The result of all this specialisation is that kids may end up with the wrong exam results for the courses they'd really like to do, finding out when it's too late. I bet that happens often. The problem with some faith schools (particularly Muslim ones) is that some kids give more weight to religious teachings than to academic ones. An increasing number of science faculties are finding that some undergraduates reject the theory of evolution, yet expect to study biology or medicine. Crazy!

Watching Dateline London today, I was interested to hear Agnès Poirier talking about the French Baccalauréat. They were discussing the usual media reports about A level results, and whether they've got too easy, or whatever, and the competition for university places. Agnès said that French kids don't get to choose which subjects to take, as British students do. No opting for A levels in your strongest subjects. You do them all, including two foreign languages. They all study philosophy - if only they did that here! Because France is strongly secular country, there's no RE. Not surprising that a small number of British schools are teaching the International Baccalaureate, which the universities like.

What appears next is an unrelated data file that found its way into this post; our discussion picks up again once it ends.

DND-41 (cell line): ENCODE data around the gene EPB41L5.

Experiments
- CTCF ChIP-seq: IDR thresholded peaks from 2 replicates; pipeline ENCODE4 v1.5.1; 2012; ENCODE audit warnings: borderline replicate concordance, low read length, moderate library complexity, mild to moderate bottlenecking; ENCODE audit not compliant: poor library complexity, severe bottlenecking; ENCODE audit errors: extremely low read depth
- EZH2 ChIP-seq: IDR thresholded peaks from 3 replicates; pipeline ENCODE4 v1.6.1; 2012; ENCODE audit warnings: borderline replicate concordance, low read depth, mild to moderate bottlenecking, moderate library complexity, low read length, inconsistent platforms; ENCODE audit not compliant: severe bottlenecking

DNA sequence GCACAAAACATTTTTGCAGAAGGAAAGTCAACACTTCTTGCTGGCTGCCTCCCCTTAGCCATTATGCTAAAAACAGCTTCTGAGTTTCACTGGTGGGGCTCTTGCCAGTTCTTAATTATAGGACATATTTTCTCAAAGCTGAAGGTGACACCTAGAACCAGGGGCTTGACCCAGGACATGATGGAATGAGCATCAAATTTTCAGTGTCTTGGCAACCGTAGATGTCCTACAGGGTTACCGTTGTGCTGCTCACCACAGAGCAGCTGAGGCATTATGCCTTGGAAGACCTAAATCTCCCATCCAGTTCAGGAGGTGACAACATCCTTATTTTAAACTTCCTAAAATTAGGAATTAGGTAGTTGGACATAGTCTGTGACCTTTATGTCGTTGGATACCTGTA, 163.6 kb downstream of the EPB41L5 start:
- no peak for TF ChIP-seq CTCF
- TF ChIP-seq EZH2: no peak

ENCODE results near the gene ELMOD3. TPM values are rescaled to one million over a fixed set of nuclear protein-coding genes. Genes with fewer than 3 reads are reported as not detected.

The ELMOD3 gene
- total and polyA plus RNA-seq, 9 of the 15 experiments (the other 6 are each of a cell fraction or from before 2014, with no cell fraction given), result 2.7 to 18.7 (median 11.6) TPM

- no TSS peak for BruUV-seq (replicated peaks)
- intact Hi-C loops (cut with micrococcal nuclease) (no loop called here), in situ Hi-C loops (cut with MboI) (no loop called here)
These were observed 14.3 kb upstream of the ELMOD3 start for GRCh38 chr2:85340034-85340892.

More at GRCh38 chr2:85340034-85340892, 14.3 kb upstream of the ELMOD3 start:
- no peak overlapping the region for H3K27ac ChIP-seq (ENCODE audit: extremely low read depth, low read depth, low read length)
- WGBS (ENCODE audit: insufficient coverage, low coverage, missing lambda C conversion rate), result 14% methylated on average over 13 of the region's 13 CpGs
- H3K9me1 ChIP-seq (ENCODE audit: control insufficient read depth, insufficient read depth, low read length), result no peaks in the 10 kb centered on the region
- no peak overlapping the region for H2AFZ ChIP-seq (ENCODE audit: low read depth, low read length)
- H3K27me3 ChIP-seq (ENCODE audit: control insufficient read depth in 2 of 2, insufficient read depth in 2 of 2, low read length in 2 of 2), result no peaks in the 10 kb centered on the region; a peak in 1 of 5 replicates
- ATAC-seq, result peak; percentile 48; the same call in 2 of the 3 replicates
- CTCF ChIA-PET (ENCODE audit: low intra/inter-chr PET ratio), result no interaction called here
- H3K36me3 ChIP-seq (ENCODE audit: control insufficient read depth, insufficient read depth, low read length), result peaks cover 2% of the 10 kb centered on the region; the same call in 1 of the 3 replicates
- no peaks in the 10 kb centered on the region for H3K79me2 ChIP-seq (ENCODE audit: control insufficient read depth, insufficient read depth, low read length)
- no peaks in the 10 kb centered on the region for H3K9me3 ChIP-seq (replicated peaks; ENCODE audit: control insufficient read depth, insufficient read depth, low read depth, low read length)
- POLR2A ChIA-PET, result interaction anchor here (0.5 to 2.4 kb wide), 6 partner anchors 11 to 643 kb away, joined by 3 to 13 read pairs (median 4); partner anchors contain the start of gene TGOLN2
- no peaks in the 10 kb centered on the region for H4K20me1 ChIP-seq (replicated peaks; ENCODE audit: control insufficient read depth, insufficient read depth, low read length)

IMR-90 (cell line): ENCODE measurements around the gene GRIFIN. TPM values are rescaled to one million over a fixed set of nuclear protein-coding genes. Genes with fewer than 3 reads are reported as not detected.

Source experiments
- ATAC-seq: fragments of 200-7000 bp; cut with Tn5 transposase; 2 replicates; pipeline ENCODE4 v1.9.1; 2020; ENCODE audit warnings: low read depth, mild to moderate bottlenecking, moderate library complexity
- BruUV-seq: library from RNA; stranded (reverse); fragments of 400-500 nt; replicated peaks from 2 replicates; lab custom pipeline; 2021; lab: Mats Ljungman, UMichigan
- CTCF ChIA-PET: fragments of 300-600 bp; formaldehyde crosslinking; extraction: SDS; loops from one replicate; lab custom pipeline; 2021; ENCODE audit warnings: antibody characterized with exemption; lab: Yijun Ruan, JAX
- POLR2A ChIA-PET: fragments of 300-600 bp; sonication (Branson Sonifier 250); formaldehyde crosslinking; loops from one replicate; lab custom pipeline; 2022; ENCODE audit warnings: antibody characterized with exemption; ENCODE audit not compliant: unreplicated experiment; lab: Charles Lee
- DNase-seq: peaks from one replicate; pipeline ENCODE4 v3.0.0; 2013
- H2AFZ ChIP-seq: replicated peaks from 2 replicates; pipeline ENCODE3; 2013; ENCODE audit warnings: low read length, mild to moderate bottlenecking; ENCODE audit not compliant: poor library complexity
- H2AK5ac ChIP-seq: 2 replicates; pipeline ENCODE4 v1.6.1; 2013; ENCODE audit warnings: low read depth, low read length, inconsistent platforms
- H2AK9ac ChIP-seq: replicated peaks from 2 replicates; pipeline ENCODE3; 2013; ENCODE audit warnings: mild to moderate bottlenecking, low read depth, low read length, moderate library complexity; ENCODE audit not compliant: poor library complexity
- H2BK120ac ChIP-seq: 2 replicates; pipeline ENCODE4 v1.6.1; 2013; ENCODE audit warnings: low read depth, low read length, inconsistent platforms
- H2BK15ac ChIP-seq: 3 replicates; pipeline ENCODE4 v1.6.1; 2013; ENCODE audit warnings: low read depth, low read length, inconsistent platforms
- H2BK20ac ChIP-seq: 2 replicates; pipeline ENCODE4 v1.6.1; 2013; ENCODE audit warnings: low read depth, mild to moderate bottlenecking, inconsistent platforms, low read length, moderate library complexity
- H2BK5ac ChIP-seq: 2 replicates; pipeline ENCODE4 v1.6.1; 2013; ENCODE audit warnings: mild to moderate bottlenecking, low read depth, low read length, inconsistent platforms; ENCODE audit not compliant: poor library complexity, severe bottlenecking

Meanwhile, what's the Government doing? Leaving education policy in the hands of politicians with pet projects, such as "free" schools. It's much too important to leave it to them. Ed Balls or Michael Gove - they're as bad as each other. They're both failures.

Friday, August 20, 2010

Reposts to follow

By request, I shall restore some of the stuff I deleted, but it'll take a while.

The wrong sort of people